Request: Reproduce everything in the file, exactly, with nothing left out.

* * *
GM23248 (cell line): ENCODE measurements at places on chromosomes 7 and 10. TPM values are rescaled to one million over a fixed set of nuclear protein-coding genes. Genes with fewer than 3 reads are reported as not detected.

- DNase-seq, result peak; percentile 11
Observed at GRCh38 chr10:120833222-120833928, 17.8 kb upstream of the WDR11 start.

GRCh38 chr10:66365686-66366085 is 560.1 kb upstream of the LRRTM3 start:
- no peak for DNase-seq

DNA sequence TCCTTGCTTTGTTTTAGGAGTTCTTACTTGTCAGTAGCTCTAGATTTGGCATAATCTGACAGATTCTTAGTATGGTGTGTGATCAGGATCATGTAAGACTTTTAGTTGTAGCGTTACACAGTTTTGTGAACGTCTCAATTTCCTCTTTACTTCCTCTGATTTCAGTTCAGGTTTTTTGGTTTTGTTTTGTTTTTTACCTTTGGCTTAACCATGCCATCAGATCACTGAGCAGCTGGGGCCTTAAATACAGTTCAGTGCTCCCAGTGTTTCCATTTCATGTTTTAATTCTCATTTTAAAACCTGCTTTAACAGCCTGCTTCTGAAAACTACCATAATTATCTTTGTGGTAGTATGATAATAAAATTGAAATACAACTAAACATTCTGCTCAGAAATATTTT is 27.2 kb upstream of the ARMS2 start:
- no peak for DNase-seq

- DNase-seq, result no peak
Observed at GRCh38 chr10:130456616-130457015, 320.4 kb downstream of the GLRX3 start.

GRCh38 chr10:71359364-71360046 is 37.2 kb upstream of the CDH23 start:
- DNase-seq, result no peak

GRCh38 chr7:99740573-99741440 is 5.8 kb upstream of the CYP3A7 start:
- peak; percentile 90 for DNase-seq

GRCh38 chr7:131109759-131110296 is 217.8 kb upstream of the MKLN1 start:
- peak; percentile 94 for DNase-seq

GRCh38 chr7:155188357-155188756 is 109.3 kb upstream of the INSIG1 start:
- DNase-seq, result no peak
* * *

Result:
GM23248 (cell line): ENCODE measurements at places on chromosomes 7 and 10. TPM values are rescaled to one million over a fixed set of nuclear protein-coding genes. Genes with fewer than 3 reads are reported as not detected.

- DNase-seq, result peak; percentile 11
Observed at GRCh38 chr10:120833222-120833928, 17.8 kb upstream of the WDR11 start.

GRCh38 chr10:66365686-66366085 is 560.1 kb upstream of the LRRTM3 start:
- no peak for DNase-seq

DNA sequence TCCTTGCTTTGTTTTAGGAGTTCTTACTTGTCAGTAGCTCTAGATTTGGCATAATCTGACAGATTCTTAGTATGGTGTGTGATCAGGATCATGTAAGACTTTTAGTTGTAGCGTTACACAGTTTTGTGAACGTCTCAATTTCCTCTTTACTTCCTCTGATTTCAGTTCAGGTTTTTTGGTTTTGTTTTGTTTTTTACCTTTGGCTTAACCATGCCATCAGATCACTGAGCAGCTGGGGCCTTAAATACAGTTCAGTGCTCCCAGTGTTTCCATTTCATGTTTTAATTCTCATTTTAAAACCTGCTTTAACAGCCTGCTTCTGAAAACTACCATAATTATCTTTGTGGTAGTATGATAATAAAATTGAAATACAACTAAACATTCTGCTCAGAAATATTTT is 27.2 kb upstream of the ARMS2 start:
- no peak for DNase-seq

- DNase-seq, result no peak
Observed at GRCh38 chr10:130456616-130457015, 320.4 kb downstream of the GLRX3 start.

GRCh38 chr10:71359364-71360046 is 37.2 kb upstream of the CDH23 start:
- DNase-seq, result no peak

GRCh38 chr7:99740573-99741440 is 5.8 kb upstream of the CYP3A7 start:
- peak; percentile 90 for DNase-seq

GRCh38 chr7:131109759-131110296 is 217.8 kb upstream of the MKLN1 start:
- peak; percentile 94 for DNase-seq

GRCh38 chr7:155188357-155188756 is 109.3 kb upstream of the INSIG1 start:
- DNase-seq, result no peak